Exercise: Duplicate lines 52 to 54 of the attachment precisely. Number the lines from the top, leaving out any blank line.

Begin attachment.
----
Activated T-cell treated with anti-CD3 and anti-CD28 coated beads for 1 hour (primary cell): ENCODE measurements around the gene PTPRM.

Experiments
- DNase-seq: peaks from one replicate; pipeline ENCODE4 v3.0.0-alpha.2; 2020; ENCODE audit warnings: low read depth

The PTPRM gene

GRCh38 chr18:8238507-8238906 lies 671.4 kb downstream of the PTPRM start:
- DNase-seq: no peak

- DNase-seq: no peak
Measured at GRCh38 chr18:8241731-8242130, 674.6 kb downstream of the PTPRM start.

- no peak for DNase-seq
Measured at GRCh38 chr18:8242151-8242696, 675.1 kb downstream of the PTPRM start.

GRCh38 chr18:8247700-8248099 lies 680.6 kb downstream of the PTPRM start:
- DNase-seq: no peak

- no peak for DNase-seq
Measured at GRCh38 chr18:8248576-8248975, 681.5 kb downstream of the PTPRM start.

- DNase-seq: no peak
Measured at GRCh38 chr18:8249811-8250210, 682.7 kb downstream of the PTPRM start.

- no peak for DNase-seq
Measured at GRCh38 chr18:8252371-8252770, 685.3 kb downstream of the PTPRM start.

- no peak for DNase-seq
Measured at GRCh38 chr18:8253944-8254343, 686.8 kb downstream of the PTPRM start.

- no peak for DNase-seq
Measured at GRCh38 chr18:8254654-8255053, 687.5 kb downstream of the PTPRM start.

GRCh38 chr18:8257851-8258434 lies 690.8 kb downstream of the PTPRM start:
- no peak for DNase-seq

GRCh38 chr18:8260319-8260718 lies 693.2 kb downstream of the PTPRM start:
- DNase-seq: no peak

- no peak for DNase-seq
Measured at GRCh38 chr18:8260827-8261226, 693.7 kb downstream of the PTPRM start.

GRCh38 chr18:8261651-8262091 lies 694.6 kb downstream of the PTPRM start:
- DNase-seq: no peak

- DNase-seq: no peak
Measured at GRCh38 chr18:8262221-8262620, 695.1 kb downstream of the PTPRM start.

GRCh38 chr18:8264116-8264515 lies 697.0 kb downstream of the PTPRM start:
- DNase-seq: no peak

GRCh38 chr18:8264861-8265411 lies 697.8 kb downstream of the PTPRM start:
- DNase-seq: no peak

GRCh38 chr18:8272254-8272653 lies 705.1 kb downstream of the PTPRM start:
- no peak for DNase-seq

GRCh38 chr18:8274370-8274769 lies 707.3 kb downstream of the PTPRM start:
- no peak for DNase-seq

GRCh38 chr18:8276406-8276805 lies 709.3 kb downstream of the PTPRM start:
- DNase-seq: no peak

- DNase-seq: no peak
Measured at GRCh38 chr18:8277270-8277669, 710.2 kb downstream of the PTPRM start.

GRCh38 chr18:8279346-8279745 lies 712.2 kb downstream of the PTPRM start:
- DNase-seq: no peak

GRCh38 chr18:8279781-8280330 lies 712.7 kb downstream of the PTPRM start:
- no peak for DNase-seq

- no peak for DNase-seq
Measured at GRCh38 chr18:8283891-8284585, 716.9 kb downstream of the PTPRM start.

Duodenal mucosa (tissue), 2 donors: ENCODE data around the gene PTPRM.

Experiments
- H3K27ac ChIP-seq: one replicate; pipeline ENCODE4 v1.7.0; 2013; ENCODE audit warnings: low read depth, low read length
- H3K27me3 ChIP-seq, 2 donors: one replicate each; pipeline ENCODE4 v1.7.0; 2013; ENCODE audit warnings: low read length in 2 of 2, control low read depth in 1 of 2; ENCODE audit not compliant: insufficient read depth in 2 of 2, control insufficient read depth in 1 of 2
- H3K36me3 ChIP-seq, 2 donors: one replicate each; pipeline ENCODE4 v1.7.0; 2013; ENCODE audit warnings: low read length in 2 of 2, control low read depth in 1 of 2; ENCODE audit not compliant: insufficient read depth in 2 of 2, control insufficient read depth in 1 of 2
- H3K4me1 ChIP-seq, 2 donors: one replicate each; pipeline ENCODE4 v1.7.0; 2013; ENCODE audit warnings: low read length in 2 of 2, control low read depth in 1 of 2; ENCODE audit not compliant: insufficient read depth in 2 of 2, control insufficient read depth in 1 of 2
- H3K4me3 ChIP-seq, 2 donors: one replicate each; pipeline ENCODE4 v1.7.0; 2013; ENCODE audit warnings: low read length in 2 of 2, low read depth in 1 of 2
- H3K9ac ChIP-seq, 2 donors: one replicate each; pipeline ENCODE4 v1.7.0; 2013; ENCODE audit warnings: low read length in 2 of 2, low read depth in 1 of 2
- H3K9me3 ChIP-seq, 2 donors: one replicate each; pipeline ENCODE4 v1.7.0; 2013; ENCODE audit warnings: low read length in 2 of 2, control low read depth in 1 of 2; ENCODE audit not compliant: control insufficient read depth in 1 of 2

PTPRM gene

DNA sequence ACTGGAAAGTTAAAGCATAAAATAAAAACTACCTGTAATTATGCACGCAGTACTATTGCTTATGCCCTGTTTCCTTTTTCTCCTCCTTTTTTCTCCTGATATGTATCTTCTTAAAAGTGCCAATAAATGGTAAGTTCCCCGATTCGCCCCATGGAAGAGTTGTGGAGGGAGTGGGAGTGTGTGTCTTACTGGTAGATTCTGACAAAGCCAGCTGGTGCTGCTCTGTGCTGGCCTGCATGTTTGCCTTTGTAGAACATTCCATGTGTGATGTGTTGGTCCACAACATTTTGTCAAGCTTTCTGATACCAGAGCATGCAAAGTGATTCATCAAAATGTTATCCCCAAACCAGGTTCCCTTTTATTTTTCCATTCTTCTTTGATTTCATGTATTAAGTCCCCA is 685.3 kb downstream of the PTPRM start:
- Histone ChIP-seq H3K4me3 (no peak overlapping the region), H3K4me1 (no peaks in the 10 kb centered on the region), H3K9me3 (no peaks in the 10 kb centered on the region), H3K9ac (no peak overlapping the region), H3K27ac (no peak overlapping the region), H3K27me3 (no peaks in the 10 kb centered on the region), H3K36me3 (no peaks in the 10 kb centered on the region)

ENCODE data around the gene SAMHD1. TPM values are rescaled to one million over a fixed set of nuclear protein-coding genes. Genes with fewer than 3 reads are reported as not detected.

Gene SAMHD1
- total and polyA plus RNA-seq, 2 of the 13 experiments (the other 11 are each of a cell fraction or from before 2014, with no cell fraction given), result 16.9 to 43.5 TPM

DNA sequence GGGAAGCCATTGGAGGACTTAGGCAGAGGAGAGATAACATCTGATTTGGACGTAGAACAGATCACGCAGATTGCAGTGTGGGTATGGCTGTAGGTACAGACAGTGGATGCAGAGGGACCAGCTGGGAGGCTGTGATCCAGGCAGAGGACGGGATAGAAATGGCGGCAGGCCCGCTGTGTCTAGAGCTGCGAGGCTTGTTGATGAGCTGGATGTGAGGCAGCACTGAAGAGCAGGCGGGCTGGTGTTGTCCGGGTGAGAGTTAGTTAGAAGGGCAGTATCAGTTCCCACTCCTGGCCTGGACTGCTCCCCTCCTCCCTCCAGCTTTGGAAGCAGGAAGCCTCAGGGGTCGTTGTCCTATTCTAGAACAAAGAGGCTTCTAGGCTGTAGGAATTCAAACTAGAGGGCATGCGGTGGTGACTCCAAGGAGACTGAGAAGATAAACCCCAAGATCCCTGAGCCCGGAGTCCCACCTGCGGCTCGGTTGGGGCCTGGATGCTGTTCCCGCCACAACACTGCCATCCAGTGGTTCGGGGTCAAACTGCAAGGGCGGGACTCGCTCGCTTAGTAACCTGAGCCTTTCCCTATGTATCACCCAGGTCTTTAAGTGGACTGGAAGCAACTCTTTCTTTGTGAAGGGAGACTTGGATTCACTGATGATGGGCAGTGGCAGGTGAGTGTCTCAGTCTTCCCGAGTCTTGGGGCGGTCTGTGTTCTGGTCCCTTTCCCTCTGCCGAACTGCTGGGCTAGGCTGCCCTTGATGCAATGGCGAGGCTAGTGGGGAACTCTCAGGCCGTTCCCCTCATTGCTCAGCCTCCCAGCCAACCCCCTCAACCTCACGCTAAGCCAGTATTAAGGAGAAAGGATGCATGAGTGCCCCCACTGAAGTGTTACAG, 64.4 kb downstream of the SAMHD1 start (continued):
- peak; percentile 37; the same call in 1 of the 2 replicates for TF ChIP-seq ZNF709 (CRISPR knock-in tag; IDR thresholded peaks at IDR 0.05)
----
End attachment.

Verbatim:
Experiments
- H3K27ac ChIP-seq: one replicate; pipeline ENCODE4 v1.7.0; 2013; ENCODE audit warnings: low read depth, low read length
- H3K27me3 ChIP-seq, 2 donors: one replicate each; pipeline ENCODE4 v1.7.0; 2013; ENCODE audit warnings: low read length in 2 of 2, control low read depth in 1 of 2; ENCODE audit not compliant: insufficient read depth in 2 of 2, control insufficient read depth in 1 of 2